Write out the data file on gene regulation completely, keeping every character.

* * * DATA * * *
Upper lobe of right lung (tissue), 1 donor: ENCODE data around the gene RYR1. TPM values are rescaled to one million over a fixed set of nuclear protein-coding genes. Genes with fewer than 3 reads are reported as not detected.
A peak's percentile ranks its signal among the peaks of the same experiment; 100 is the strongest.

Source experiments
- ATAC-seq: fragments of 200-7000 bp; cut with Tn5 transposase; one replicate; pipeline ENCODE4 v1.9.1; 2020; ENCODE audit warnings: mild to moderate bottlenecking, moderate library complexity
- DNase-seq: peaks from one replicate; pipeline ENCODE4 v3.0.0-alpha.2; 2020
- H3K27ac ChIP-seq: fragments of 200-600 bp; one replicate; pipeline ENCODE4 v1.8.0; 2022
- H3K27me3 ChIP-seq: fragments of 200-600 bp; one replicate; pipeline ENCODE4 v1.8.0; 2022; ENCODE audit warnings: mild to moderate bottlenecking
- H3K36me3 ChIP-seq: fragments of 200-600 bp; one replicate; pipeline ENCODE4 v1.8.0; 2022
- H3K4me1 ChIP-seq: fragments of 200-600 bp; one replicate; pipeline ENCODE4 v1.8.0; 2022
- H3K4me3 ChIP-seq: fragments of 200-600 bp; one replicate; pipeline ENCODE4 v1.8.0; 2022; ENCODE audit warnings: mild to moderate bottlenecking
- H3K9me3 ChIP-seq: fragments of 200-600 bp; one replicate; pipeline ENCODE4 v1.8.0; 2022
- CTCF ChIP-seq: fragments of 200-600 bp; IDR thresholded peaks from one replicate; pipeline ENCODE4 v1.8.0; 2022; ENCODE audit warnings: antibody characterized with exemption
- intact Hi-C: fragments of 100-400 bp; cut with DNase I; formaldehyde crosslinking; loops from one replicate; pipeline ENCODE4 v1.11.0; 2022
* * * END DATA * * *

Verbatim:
Upper lobe of right lung (tissue), 1 donor: ENCODE data around the gene RYR1. TPM values are rescaled to one million over a fixed set of nuclear protein-coding genes. Genes with fewer than 3 reads are reported as not detected.
A peak's percentile ranks its signal among the peaks of the same experiment; 100 is the strongest.

Source experiments
- ATAC-seq: fragments of 200-7000 bp; cut with Tn5 transposase; one replicate; pipeline ENCODE4 v1.9.1; 2020; ENCODE audit warnings: mild to moderate bottlenecking, moderate library complexity
- DNase-seq: peaks from one replicate; pipeline ENCODE4 v3.0.0-alpha.2; 2020
- H3K27ac ChIP-seq: fragments of 200-600 bp; one replicate; pipeline ENCODE4 v1.8.0; 2022
- H3K27me3 ChIP-seq: fragments of 200-600 bp; one replicate; pipeline ENCODE4 v1.8.0; 2022; ENCODE audit warnings: mild to moderate bottlenecking
- H3K36me3 ChIP-seq: fragments of 200-600 bp; one replicate; pipeline ENCODE4 v1.8.0; 2022
- H3K4me1 ChIP-seq: fragments of 200-600 bp; one replicate; pipeline ENCODE4 v1.8.0; 2022
- H3K4me3 ChIP-seq: fragments of 200-600 bp; one replicate; pipeline ENCODE4 v1.8.0; 2022; ENCODE audit warnings: mild to moderate bottlenecking
- H3K9me3 ChIP-seq: fragments of 200-600 bp; one replicate; pipeline ENCODE4 v1.8.0; 2022
- CTCF ChIP-seq: fragments of 200-600 bp; IDR thresholded peaks from one replicate; pipeline ENCODE4 v1.8.0; 2022; ENCODE audit warnings: antibody characterized with exemption
- intact Hi-C: fragments of 100-400 bp; cut with DNase I; formaldehyde crosslinking; loops from one replicate; pipeline ENCODE4 v1.11.0; 2022